(Reuters) - Swiss bank UBS UBSN.VX will slash risky assets by almost half and shift focus back to wealthy people’s money as it pledged its first dividend since the financial crisis.
UBS cut its return-on-equity target to 12-17 percent for 2013 from the 15-20 percent that it abandoned in July in the face of tough new capital rules and turbulent markets.
“We have chosen to substantially reduce the risk profile of the bank by exiting and downsizing businesses which are not value added to our client franchise or deliver unattractive risk-adjusted returns,” UBS boss Sergio Ermotti said.
Ermotti, who took charge on an interim basis after Oswald Gruebel quit in September over the bank’s $2 billion trading scandal, was made permanent boss on Tuesday.
UBS said it would cut its investment bank staff 16,500 by the end of 2013 and 16,000 by the end of 2016 from 18,000 now, mainly through attrition and restructuring.
A UBS spokeswoman said that meant a net 400-500 more jobs would go on top of 3,500 staff it said in August it would cut, bringing workforce reduction to 6 percent at the world’s third-biggest wealth manager.
Banks are shedding thousands of jobs as new capital requirements designed to shield them from future crises compound the effect of volatile markets on trading revenue.
UBS will slash by almost 50 percent investment bank risk-weighted assets of 300 billion Swiss francs ($327 billion) by 2016 as it relegates the investment bank to a provider of services to the private bank, which serves wealthy clients.
“No new cost savings were announced, and the list of businesses to be exited is very small in our opinion,” said Deutsche Bank analysts Matt Spick and Alexander Hendricks. “We think the new strategy is a disappointment.”
U.S. listed UBS shares (UBS.N) traded down 1.7 percent by 1900 GMT at $11.32.
Earlier this month, arch rival Credit Suisse CSGN.VX said it would cut 1,500 jobs and 50 percent of risk-weighted assets in fixed income by 2014 as it more closely aligns investment and private banking.
UBS said its investment bank will expand areas including commodities, and dump capital-intensive businesses like asset securitization and complex structured products. It will exit proprietary trading.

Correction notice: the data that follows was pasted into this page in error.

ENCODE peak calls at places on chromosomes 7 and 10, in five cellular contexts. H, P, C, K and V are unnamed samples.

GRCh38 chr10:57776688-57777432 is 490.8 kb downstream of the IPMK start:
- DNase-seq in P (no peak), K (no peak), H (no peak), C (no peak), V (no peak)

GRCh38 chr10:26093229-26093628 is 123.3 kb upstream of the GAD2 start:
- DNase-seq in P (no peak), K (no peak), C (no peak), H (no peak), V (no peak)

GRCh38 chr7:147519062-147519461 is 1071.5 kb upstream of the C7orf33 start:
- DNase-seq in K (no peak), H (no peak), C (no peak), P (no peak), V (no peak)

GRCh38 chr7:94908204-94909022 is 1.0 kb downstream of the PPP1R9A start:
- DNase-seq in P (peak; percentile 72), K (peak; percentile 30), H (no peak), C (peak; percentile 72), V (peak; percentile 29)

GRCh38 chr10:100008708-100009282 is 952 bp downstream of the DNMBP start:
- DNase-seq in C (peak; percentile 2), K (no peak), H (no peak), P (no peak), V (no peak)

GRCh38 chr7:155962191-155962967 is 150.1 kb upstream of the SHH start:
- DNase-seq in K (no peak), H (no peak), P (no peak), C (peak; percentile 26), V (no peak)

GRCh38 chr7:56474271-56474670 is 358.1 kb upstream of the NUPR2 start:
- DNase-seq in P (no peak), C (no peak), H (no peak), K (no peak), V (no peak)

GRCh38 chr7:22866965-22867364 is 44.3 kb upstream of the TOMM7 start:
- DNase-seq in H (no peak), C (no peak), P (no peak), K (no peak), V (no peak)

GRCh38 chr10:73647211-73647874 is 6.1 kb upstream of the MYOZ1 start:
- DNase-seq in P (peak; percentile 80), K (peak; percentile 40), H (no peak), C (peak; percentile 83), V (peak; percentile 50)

Meanwhile, the bank will invest in wealth management, targeting 4,700 client advisors by 2016 from 4,252 now.
However, it pared its targets for that business too, aiming for an annual increase in net client assets of 3-5 percent from the more than 5 percent goal it set in 2009.
Ermotti affirmed his commitment to the U.S. brokerage business, reiterating it was not for sale.
UBS stuck to a target for an annual pretax profit for that business of $1 billion, saying its focus on the rich produced strong client inflows.
In his presentation slides at a conference in New York, Wealth Management Americas CEO Robert McCann said the business was gaining traction, with strong growth targeted in its banking and lending and advisory businesses.
UBS said it would propose a dividend of 0.10 Swiss francs per share for 2011 and a progressive capital return program thereafter.
UBS made its last cash dividend in 2006, when it paid out 2.20 Swiss francs a share.
“It’s not much more ambitious than before and I think there will be a bit of disappointment overall. The positive is that they start paying a dividend earlier than expected,” Execution Noble analyst Andrew Lim said.
Massive losses following more than $50 billion in writedowns on illiquid securities in the financial crisis forced UBS to stop payouts as it sought to rebuild capital.
($1 = 0.917 Swiss Francs)
Writing by Emma Thomasson, additional reporting by Martin de Sa'Pinto in Zurich; Editing by Jon Loades-Carter and Will Waterman